The DHS Bought a ‘Shocking Amount’ of Phone-Tracking Data
For years, people have wondered not if, but how much, the Department of Homeland Security accesses mobile location data to monitor US citizens. This week, the American Civil Liberties Union released thousands of heavily redacted pages of documents that provide a “glimpse” of how DHS agencies came to leverage “a shocking amount” of location data, apparently purchasing data without following proper protocols to ensure they had the authority to do so.
Documents were shared with the ACLU “over the course of the last year through a Freedom of Information Act (FOIA) lawsuit.” Then Politico got access and released a report confirming that DHS contracted with two surveillance companies, Babel Street and Venntel, to scour hundreds of millions of cell phones from 2017 to 2019 and access “more than 336,000 location data points across North America.” The collection of emails, contracts, spreadsheets, and presentation slides provide evidence that “the Trump administration’s immigration enforcers used mobile location data to track people’s movements on a larger scale than previously known,” and the practice has continued under Biden due to a contract that didn’t expire until 2021.
The majority of the new information details an extensive contract DHS made with Venntel, a data broker that says it sells mobile location data to solve “the world’s most challenging problems.” In documents, US Customs and Border Patrol said Venntel’s location data helped them improve immigration enforcement and investigations into human trafficking and narcotics.
It’s still unclear whether the practice was legal, but a DHS privacy officer was worried enough about privacy and legal concerns that DHS was ordered to “stop all projects involving Venntel data” in June 2019. It seems that the privacy and legal teams, however, came to an agreement on use terms, because the location data-buying practice has since resumed, with Immigration and Customs Enforcement signing a new Venntel contract last winter that goes through June 2023.
The ACLU still describes the practice as “shadowy,” saying that DHS agencies still owed them more documents that would further show how they are “sidestepping” the “Fourth Amendment right against unreasonable government searches and seizures by buying access to, and using, huge volumes of people’s cell phone location information quietly extracted from smartphone apps.” Of particular concern, the ACLU also noted that an email from DHS’ senior director of privacy compliance confirmed that DHS “appeared to have purchased access to Venntel even though a required Privacy Threshold Assessment was never approved.”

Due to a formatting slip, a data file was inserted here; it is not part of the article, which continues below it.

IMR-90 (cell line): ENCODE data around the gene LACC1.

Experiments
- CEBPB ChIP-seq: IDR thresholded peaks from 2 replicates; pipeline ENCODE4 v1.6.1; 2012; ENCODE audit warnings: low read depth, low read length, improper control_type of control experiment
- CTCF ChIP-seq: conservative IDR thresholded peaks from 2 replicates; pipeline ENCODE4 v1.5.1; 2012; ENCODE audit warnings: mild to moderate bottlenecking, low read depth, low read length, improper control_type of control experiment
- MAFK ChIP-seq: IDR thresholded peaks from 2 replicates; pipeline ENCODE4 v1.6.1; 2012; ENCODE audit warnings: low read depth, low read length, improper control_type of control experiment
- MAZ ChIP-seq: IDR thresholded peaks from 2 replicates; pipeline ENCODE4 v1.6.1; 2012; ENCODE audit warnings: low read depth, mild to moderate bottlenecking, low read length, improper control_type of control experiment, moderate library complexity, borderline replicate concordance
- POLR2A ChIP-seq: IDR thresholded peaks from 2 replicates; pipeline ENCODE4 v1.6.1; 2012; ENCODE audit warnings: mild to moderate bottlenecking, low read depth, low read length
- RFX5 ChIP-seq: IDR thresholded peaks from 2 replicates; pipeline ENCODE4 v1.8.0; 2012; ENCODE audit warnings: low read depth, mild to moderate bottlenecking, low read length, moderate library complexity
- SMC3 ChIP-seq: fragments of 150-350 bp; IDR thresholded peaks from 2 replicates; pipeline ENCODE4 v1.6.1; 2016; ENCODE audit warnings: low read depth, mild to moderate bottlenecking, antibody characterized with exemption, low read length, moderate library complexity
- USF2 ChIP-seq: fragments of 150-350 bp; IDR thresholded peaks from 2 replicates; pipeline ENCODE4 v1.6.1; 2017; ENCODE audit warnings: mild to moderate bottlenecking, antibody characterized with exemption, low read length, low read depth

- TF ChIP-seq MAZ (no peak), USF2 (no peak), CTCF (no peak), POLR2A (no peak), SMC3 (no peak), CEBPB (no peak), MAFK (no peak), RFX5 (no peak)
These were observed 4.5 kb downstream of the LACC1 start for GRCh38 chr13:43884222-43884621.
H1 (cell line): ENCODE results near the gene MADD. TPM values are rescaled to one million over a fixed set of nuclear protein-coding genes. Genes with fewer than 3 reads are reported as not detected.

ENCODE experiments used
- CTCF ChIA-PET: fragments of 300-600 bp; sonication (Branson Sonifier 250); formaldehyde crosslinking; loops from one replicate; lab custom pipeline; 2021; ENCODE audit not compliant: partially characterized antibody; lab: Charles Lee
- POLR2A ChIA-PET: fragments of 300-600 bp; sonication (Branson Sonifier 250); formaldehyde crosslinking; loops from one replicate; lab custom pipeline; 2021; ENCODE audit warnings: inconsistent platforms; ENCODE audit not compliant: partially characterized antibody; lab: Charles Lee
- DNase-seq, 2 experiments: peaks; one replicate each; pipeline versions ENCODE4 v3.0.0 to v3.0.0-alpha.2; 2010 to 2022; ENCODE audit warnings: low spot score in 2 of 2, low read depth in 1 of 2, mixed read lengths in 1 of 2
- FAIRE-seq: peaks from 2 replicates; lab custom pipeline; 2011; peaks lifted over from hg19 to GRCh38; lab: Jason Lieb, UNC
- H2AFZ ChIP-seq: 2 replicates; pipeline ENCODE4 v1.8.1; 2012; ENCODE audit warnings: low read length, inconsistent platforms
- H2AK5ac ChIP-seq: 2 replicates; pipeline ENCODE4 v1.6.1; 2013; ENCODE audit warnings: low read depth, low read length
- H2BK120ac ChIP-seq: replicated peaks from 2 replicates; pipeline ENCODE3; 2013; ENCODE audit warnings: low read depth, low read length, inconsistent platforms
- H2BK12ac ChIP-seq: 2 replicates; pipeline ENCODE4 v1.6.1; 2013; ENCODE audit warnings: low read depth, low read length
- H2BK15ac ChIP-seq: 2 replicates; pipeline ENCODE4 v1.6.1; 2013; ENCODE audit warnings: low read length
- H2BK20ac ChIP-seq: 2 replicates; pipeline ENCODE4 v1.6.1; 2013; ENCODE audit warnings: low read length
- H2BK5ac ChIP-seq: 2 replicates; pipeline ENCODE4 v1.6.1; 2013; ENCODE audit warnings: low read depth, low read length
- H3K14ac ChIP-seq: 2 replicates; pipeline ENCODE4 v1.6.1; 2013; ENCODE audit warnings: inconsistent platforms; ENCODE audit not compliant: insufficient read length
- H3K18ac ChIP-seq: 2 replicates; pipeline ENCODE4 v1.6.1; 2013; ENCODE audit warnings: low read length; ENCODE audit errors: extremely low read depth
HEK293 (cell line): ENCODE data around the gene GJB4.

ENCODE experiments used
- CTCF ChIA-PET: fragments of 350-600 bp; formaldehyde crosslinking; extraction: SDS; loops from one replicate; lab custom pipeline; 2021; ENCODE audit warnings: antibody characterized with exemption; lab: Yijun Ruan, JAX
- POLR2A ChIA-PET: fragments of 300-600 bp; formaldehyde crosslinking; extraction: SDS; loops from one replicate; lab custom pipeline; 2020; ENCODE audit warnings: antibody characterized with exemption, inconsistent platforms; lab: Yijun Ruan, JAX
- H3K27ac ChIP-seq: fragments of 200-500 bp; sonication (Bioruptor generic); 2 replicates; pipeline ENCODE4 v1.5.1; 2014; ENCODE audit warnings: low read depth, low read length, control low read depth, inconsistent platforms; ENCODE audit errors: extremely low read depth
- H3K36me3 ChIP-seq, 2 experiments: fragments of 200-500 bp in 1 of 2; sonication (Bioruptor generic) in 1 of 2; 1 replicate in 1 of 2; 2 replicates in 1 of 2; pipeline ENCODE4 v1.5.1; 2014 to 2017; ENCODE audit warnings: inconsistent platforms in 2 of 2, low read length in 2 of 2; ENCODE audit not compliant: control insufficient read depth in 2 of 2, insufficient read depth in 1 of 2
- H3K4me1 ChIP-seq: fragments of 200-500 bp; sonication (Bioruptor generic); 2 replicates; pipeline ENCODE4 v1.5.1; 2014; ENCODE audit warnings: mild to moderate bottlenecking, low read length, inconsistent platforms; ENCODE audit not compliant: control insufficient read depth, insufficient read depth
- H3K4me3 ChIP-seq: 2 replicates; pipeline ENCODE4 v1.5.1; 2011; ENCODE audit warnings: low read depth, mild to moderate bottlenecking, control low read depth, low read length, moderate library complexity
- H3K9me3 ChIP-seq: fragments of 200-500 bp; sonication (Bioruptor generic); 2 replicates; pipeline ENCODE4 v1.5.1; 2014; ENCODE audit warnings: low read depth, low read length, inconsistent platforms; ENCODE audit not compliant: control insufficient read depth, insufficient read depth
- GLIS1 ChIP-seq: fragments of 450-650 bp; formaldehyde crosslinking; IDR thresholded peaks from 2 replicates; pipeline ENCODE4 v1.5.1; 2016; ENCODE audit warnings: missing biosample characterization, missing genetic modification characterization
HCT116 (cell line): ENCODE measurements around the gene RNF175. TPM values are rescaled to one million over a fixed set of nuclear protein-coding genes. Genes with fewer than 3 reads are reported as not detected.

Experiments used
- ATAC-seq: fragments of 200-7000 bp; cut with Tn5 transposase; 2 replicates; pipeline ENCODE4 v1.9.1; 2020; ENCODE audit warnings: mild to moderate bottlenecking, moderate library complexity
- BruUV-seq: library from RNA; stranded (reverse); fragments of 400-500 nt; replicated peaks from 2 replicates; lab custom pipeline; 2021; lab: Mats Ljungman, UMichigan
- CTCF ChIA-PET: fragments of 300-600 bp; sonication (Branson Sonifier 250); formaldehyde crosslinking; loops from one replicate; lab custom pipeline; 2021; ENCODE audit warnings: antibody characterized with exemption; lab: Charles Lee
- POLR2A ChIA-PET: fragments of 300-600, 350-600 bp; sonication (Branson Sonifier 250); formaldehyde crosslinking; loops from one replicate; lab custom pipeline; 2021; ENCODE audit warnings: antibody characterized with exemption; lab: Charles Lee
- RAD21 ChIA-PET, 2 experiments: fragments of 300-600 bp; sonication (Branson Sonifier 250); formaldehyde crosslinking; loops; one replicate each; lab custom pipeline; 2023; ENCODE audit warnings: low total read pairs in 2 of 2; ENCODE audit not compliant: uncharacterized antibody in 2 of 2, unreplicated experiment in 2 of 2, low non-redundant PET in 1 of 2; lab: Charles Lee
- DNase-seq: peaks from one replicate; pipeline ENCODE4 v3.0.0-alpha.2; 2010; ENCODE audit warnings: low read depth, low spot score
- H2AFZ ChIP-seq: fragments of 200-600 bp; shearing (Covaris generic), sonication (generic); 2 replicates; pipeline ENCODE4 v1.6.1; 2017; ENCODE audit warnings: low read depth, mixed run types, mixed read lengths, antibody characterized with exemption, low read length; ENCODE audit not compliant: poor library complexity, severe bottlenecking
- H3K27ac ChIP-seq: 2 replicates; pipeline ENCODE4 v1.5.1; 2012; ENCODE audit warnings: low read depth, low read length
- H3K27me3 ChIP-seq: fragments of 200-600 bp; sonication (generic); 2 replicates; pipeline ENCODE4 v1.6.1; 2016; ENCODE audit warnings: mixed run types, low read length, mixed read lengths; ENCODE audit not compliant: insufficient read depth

DHS did not comment on the Politico story, and neither DHS agencies mentioned nor did the ACLU immediately respond to Ars’ request for comment.
The ACLU says that no laws currently prevent data sales to the government, but that could change soon. The ACLU endorses a bill called the Fourth Amendment Is Not for Sale Act, which is designed to do just that. Even if that bill is passed, though, the new law would still provide some exceptions that would allow government agencies to continue tracking mobile location data. The ACLU did not immediately respond to comment on any concerns about those exceptions.
How to Stop Location Data Tracking
The main question being debated is whether a Supreme Court decision in 2017 that said police must have a warrant to search cell phone data applies to government agencies like DHS. It’s a gray area because, the Congressional Research Service says, “the Supreme Court has long recognized that the government may conduct routine inspections and searches of individuals entering at the US border without a warrant” and that “some federal courts have applied the ‘border search exception’ to allow relatively limited, manual searches at the border of electronic devices such as computers and cell phones.”
DHS isn’t the only government agency that considers itself an exception, though. In 2021, the Defense Intelligence Agency also purchased location data without a warrant, bypassing the 2017 Supreme Court decision because the Department of Defense has its own “Attorney General-approved data handling requirements.”
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